One of our major activities is the culturing of new microbial species. Our earlier research on applications of molecular biology to microbial ecology helped establish the broad and fundamental observation that a majority of the microorganisms in natural ecosystems have not been cultured in scientific laboratories.
Bacteria that have never been cultured are among the most numerous organisms on our planet. Understanding their activities is critical to the development of local and global geochemical models, as well as socially relevant issues such as bioremediation. They are also a major reservoir of natural diversity that is yielding new enzymes and small molecules for the chemical industry, agriculture, and medicine.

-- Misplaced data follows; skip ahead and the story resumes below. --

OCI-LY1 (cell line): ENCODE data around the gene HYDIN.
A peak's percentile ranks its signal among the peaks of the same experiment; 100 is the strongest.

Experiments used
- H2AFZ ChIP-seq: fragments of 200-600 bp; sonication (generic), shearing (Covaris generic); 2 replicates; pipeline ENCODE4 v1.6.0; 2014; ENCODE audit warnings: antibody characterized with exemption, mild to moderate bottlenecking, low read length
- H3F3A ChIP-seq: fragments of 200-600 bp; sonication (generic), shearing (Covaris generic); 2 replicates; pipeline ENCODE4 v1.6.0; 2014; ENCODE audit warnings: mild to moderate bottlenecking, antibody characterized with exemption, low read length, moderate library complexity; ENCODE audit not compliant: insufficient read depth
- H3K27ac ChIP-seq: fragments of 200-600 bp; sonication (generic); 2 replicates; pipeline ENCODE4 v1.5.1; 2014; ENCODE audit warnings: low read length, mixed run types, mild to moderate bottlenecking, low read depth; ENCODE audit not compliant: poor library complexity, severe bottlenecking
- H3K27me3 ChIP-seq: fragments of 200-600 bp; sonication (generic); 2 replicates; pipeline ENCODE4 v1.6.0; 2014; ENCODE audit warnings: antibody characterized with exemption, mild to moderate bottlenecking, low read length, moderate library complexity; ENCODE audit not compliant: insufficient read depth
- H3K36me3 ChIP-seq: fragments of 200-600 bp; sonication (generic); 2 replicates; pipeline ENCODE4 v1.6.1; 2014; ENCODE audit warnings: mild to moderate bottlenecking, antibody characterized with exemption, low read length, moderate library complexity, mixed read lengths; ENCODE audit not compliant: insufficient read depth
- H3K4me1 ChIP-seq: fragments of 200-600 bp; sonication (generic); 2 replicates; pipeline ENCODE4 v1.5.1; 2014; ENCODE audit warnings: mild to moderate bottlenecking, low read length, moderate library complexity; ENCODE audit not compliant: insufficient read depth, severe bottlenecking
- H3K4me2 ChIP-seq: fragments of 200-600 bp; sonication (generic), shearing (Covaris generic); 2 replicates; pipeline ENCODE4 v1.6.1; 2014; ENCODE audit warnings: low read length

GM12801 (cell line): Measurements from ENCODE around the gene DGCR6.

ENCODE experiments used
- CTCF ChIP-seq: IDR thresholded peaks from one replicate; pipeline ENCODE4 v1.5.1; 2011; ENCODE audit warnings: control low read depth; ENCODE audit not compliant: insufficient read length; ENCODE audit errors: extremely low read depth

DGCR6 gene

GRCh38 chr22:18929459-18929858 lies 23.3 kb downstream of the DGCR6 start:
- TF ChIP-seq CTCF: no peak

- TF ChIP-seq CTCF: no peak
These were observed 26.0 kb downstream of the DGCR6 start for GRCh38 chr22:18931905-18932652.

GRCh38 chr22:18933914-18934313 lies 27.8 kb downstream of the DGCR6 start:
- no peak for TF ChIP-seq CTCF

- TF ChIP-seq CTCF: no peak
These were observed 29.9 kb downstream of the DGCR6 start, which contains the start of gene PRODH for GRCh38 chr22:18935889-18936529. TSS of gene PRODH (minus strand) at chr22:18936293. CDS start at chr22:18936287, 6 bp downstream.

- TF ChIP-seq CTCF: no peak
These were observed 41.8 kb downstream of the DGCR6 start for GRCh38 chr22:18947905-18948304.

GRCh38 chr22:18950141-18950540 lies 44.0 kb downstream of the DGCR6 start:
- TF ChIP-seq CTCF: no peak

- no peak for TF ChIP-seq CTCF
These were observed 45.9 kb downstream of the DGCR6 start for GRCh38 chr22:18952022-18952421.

To address this problem, we devised and built a new experimental facility at OSU for studying high throughput microbial cultivation methods. Our facility uses robotics, flow cytometry and cell arraying techniques to culture and identify cells at the very low growth rates and nutrient concentrations that are typical of natural ecosystems.
We seek to culture these organisms because their complete genome sequences may offer one of the best sources of insight into their activities in nature, and because cell cultures provide opportunities to test hypotheses about cellular functions that arise from genome analysis.